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Evaluation of spontaneous physical activity and compensatory behavior in experimental model and obese individuals engaged in an interdisciplinary program for obesity treatment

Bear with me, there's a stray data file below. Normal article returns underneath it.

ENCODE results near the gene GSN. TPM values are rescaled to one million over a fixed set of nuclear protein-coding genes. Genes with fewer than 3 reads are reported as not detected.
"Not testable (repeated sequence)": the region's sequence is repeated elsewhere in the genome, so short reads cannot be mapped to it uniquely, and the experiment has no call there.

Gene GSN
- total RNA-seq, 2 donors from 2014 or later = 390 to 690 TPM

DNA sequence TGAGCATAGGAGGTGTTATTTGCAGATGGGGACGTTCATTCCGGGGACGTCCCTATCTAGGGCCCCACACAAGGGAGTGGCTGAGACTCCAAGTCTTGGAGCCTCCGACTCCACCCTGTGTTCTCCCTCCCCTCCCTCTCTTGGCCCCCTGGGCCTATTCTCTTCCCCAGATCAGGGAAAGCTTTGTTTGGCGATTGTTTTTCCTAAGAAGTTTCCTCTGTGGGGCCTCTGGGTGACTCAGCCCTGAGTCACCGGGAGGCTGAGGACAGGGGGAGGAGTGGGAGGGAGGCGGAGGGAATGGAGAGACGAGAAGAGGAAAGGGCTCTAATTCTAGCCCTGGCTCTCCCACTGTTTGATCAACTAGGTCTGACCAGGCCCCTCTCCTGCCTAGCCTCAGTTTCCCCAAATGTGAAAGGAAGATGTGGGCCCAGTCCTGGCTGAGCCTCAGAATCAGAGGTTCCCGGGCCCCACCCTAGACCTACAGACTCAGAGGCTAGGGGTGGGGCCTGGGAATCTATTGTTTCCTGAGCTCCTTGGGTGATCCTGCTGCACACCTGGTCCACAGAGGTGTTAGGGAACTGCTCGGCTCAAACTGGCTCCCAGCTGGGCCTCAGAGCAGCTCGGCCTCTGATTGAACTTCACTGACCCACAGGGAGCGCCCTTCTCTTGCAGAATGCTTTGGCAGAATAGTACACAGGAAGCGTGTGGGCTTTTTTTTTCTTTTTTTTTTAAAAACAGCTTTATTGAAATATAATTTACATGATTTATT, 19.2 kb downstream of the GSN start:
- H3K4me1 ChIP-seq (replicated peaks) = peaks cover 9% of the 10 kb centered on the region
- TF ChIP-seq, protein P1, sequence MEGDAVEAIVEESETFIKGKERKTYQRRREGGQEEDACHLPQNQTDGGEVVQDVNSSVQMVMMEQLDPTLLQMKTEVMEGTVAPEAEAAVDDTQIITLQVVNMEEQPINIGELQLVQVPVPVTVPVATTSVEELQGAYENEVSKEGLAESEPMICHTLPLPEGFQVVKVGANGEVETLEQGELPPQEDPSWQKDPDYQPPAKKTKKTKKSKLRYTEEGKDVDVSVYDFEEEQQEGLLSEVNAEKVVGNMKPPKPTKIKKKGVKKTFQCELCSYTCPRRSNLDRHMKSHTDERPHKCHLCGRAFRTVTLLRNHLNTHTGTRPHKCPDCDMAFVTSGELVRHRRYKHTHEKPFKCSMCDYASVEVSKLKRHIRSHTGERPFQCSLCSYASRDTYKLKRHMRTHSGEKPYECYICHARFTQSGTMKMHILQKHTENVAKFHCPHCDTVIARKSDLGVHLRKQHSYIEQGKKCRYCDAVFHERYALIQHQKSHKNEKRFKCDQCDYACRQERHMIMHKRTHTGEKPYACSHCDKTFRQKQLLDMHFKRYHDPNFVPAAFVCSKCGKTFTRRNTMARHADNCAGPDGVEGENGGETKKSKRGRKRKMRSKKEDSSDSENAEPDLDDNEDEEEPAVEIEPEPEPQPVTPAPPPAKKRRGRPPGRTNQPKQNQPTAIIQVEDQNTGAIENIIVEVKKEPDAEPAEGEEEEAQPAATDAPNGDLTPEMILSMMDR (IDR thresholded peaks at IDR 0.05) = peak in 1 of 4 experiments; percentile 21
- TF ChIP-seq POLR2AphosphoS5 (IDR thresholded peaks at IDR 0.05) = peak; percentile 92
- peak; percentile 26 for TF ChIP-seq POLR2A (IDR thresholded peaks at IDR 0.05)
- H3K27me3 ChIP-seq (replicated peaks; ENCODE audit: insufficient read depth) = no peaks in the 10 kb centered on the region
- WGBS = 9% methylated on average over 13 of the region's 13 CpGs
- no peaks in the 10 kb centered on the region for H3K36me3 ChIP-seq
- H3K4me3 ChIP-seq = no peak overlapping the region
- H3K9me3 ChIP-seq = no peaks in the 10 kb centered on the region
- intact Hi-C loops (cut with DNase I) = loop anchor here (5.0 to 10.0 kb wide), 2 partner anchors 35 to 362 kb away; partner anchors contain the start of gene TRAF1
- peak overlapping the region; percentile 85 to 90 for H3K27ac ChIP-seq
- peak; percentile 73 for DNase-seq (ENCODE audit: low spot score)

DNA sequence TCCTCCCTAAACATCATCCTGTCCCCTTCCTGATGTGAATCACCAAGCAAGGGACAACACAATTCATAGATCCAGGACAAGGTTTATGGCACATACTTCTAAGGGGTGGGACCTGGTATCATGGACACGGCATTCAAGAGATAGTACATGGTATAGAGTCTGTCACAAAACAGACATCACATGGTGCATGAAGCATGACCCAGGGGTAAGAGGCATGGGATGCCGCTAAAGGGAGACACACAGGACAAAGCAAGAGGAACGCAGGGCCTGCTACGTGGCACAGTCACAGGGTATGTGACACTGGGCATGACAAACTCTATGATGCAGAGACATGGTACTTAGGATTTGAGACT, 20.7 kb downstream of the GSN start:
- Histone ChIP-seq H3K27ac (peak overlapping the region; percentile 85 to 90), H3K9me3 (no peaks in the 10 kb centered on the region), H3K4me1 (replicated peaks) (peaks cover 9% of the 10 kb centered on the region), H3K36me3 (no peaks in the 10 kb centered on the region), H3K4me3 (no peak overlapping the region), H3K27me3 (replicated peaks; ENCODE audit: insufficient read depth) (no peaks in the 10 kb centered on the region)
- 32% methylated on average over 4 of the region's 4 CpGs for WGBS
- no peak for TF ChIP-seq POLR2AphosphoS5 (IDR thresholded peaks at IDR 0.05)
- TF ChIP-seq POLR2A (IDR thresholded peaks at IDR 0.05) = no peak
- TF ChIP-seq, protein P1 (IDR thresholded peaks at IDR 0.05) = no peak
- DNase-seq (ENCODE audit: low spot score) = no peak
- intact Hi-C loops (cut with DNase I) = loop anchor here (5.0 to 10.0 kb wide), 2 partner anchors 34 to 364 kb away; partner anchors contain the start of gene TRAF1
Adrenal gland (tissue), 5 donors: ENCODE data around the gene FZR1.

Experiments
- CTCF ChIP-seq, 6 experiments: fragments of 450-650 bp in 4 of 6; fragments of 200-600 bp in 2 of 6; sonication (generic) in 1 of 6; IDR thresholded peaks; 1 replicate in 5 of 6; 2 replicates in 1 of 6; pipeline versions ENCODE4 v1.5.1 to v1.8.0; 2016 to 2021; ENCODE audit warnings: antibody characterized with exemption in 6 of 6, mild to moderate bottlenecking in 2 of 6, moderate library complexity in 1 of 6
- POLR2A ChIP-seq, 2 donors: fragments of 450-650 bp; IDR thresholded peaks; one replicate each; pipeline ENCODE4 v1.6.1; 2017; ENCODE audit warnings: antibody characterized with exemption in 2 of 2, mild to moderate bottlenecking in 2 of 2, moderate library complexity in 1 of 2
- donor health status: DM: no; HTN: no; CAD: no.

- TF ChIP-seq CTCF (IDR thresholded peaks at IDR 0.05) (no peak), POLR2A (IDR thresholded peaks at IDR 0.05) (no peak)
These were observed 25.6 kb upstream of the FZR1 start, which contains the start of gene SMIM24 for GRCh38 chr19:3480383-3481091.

In addition to the association between low levels of physical activity and obesity, physical inactivity is a risk factor for a large number of chronic-degenerative diseases and premature mortality. Currently, however, the continuing focus of research on moderate and vigorous physical activity for health is being questioned. Light-intensity physical activities of daily life, known as spontaneous physical activities (AFE), contribute substantially to total daily energy expenditure and to reduce sedentary behaviors. Despite this, the study of AFE has been neglected. We have been committed to expand the knowledge on AFE. We recently demonstrated a compensatory reduction of AFE in response to voluntary exercise in mice. This compensation decreases efficiency of exercise as a tool for reducing body weight. We also observed that the drop in AFE which occurs with ageing is related to reduced action of leptin on hypothalamus. We intend to continue these studies, acting on two fronts. In the first, we will characterize compensatory changes in AFE in response to acute voluntary exercise as the mice age (4 to 10 months of age) and evaluate hypothalamic and extra hypothalamic regions that participate in the regulation of locomotion in both young and aged mice. And since a caloric restriction of 30% seems to prevent a decrease in locomotion during age, we will also use a group of mice submitted to calorie restriction. In the second front, we will evaluate, in obese adults, the effects of an interdisciplinary program for obesity treatment on AFE and if the change in AFE influence the success of the program based on anthropometric and biochemical analysis. (AU)